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Strauss Center Distinguished Scholar William Inboden is co-author, along with Peter Feaver, of "A Strategic Planning Cell on National Security at the White House" in the book Avoiding Trivia: The Role of Strategic Planning in American Foreign Policy. In this chapter, Inboden and Feaver discuss the challenges of strategic planning as well as the Bush administration's creation of a new strategic planning advisory cell on the National Security Council (NSC).

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Strauss Center Distinguished Scholar William Inboden is co-author, along with Peter Feaver, of “A Strategic Planning Cell on National Security at the White House” in the book Avoiding Trivia: The Role of Strategic Planning in American Foreign Policy. In this chapter, Inboden and Feaver discuss the challenges of strategic planning as well as the Bush administration’s creation of a new strategic planning advisory cell on the National Security Council (NSC). Both Inboden and Feaver helped establish the strategic planning cell, and they describe what they did, what they learned, and what they recommend for the future.

Inboden and Feaver begin by outlining the Strategic Planning and Institutional Reform (SPIR) cell’s activities, which fall into five broad categories: cross-cutting, top-level strategy; longer-range analysis; internal critique; policy incubator; and outreach. SPIR’s primary activity involved top-level strategies that covered multiple issue areas and NSC directorates, an example of which is the drafting of the 2006 National Security Strategy. Next, Inboden and Feaver write that SPIR designed and commissioned special analyses on longer-range topics of presidential interest. SPIR also focused on assessing problems with existing policies and finding opportunities for implementing change. SPIR played a role in developing new policy initiatives, more effectively utilizing the intellectual resources in the private sector, and conducting outreach across the political spectrum.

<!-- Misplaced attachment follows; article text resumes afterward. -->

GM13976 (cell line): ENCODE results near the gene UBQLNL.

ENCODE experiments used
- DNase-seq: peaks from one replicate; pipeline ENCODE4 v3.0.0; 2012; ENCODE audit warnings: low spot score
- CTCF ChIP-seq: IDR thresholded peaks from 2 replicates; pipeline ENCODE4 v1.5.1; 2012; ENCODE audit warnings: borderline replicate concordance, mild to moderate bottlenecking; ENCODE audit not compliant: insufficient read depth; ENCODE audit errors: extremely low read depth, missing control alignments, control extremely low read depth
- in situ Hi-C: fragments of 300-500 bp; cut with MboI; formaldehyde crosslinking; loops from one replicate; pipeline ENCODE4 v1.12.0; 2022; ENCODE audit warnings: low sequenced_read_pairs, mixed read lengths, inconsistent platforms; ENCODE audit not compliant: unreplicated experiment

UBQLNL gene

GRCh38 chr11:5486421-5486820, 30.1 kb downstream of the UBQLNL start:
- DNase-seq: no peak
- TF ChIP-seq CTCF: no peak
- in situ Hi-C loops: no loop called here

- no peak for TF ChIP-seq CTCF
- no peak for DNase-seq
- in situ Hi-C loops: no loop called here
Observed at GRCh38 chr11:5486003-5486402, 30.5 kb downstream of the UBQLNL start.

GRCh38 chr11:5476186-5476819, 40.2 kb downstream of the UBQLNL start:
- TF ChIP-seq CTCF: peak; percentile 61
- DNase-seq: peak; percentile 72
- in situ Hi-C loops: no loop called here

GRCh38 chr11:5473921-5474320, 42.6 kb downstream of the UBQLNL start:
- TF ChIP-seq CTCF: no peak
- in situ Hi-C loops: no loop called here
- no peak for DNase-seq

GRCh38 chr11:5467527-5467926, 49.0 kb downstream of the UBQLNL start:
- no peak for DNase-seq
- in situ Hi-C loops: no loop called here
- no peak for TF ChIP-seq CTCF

Inboden and Feaver share the lessons they learned from their experience with the strategic planning cell, including the primacy of personality in dealing with line directorates and the importance of being able to navigate interagency communication. They highlight the necessity of short-term relevance as well as long-term perspective for effective strategic planning. Inboden and Feaver believe that their efforts in building a strategic planning cell within the NSC yielded progress worth continuing to pursue and improve upon. In a parting reflection, Inboden and Feaver express the hope that their work will inspire the efforts of their successors.